Featuring Cillian Murphy (who would later appear again in Sunshine), 28 Days Later is the story of a virus that spreads throughout Britain turning people into blood-spewing rage-filled savages, the Infected. Giving the zombie genre a vital shot in the arm by unleashing basically what amounted to sprinting, extra-terrifying zombies, its digitally shot, low budget thrills are just what the British horror film needed and also sent Boyle in a new direction, sticking with lower budgets to enhance his creative and bold visions. 28 Days Later feels like Boyle back to his roots; low budget, British characters and setting, gritty, brutal, but stylish and subtly commercial enough to attract the American audience. It also marked the start of his collaboration with director of photography Anthony Dod Mantle that would continue through Millions, Slumdog Millionaire, 127 Hours and Trance and his collaboration with composer John Murphy that would make more music together through Millions and Sunshine.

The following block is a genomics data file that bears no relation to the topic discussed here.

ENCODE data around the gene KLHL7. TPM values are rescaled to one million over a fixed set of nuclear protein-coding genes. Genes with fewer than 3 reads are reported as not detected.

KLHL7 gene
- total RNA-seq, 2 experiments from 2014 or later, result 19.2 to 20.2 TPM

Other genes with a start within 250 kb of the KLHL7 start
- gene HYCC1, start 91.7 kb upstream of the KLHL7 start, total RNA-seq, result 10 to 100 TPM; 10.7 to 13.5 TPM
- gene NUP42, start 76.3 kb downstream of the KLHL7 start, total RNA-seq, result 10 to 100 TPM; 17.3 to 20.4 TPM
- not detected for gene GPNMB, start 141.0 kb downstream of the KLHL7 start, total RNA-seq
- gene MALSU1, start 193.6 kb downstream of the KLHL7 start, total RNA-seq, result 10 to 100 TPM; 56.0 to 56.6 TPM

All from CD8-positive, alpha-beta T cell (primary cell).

Sticking to home turf, a small story and returning to a narrative that spins around an ill-gotten bag full of money (see also Shallow Grave and the final act of Trainspotting), Boyle’s next film introduced him to the wonders of working with children, which he would again do in Slumdog Millionaire. Millions feels a little like an anomaly in Boyle’s career though. It is the utterly charming and completely surreal tale of two little boys who come across a large amount of money as Britain prepares to convert to the Euro. It’s alt-universe where England has decided to go with the common currency is far from the strangest things about it. One of the little boys sees saints everywhere and even converses with them. There is a strong spiritual element throughout with stars in the sky, a pivotal nativity play and Jehovah’s Witnesses all featuring heavily.
Though that all might bring back unwelcome memories of A Life Less Ordinary and its not so heavenly angels, Millions is far smarter and more surreal, but also much more emotional than Boyle’s earlier misfire. Its ending is completely bonkers but Millions is worth a look to see Boyle at his weirdest. Incredibly, it manages to balance family drama and laughs and with smart scripting and intelligent themes.